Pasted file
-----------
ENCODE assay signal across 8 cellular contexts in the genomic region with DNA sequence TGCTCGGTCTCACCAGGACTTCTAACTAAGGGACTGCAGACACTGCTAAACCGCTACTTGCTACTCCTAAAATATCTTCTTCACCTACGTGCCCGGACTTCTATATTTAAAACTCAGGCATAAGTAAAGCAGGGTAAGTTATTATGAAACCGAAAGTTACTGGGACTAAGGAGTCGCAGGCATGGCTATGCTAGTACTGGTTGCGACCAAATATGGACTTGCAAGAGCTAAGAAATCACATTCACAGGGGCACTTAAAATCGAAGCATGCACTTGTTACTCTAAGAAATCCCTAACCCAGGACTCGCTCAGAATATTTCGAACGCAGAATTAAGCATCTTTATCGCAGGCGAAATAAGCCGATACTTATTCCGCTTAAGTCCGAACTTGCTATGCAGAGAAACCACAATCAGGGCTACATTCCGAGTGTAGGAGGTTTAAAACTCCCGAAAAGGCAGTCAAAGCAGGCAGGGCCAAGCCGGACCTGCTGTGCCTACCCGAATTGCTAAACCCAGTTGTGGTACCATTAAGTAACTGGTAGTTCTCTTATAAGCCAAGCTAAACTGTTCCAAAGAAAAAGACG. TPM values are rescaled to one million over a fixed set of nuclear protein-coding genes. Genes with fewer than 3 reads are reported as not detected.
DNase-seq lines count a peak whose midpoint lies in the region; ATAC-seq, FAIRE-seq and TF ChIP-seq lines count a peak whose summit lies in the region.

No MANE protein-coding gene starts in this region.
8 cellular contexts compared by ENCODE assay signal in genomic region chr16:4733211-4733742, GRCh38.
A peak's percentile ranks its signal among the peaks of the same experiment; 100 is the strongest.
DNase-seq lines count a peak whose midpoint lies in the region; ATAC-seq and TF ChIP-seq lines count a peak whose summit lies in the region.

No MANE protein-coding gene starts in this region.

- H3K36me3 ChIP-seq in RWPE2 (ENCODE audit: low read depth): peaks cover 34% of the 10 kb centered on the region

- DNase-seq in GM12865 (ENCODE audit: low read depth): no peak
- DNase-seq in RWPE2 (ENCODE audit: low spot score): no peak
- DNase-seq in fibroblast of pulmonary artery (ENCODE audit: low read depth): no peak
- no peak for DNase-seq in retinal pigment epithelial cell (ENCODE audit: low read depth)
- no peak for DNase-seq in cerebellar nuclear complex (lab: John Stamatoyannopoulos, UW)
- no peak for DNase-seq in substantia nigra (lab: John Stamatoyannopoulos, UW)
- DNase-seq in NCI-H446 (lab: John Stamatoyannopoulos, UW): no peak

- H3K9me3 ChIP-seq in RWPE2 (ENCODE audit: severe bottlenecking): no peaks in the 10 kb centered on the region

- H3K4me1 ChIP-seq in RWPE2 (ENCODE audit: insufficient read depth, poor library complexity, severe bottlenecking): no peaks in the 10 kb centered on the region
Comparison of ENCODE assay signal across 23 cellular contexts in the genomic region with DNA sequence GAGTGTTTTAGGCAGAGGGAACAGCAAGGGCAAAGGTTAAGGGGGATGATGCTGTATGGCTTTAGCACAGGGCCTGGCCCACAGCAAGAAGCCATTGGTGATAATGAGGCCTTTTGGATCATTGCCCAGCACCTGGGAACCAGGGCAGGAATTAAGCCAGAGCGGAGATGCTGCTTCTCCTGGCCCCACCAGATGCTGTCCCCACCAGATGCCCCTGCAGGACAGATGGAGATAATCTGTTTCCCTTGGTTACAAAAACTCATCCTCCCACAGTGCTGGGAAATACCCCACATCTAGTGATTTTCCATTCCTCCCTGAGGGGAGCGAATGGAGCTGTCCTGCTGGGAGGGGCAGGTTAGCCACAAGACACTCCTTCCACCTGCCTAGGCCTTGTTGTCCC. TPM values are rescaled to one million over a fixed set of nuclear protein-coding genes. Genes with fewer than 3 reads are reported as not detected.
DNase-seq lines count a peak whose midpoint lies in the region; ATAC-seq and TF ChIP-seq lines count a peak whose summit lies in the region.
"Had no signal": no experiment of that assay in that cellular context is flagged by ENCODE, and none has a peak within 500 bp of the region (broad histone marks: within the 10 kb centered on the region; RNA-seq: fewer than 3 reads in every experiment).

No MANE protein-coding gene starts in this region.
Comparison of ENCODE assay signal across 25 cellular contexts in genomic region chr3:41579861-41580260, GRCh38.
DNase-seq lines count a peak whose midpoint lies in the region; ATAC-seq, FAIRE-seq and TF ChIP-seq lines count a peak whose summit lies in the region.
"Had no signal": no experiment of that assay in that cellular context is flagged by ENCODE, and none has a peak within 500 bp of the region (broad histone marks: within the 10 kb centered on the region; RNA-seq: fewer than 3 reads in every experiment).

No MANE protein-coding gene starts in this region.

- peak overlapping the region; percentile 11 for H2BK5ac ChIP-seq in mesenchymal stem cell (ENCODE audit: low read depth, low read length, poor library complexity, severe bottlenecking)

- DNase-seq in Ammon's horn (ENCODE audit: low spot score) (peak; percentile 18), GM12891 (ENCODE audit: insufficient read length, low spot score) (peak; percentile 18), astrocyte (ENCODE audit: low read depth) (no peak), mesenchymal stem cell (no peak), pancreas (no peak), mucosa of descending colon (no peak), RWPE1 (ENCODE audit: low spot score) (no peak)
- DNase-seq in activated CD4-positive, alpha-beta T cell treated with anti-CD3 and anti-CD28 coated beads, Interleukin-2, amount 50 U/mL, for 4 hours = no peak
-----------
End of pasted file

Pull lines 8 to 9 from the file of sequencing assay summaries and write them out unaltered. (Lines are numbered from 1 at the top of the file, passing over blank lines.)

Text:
- H3K36me3 ChIP-seq in RWPE2 (ENCODE audit: low read depth): peaks cover 34% of the 10 kb centered on the region

- DNase-seq in GM12865 (ENCODE audit: low read depth): no peak